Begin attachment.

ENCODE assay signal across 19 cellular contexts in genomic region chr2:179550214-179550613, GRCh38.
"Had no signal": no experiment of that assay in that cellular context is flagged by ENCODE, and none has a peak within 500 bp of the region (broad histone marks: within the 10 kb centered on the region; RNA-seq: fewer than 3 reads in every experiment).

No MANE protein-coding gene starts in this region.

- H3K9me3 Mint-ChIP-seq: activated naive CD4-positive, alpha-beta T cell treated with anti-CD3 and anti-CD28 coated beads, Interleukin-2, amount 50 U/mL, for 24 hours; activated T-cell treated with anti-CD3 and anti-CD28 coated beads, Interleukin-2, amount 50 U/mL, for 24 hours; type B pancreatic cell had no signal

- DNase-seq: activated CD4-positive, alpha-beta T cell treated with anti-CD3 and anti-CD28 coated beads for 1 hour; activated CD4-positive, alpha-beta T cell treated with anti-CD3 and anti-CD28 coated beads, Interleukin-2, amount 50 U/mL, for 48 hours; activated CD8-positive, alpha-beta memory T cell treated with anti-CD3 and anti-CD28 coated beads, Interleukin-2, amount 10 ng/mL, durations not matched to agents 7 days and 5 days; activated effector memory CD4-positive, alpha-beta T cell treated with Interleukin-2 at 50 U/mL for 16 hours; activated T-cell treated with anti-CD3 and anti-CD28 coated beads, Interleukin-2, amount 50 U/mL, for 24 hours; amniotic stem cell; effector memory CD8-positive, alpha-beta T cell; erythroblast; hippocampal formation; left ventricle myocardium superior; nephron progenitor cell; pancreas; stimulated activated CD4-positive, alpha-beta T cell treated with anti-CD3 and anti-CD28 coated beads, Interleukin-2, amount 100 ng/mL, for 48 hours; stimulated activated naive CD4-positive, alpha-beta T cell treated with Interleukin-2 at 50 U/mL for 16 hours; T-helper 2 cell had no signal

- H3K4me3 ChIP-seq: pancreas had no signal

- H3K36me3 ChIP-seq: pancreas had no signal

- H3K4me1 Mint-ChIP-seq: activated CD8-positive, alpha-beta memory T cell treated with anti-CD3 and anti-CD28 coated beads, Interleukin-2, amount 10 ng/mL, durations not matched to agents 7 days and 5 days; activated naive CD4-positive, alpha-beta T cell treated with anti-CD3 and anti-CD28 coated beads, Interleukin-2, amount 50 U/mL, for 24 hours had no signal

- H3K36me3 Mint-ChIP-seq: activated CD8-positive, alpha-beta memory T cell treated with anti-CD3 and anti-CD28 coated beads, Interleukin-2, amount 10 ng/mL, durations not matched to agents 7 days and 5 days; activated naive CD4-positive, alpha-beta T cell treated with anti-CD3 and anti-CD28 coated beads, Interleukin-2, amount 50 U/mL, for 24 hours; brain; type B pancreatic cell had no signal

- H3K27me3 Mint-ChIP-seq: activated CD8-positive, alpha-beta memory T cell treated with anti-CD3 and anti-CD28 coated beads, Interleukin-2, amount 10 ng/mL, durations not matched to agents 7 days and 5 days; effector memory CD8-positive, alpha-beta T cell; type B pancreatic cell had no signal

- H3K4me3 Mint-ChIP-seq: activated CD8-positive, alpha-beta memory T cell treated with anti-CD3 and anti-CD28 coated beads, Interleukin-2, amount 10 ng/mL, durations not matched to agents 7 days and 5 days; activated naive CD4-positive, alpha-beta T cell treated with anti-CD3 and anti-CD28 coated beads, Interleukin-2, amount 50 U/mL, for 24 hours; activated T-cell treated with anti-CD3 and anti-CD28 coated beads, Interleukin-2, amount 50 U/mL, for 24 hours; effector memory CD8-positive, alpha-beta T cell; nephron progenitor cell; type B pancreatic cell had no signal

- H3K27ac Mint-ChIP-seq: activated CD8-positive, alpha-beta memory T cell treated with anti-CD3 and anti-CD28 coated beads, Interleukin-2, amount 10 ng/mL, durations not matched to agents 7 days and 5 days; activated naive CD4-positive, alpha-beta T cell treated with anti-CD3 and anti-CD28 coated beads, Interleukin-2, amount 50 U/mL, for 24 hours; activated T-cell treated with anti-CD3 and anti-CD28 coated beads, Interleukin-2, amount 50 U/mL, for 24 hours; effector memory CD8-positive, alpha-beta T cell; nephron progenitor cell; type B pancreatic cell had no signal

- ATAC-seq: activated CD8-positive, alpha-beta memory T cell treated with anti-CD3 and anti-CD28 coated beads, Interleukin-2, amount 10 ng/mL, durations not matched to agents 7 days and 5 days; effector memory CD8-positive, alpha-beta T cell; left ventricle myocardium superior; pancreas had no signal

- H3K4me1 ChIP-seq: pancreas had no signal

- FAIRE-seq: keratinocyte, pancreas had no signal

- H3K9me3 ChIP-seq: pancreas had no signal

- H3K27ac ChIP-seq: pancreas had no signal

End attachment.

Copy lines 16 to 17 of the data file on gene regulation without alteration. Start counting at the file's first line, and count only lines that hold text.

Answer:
- H3K9me3 ChIP-seq: pancreas had no signal

- H3K27ac ChIP-seq: pancreas had no signal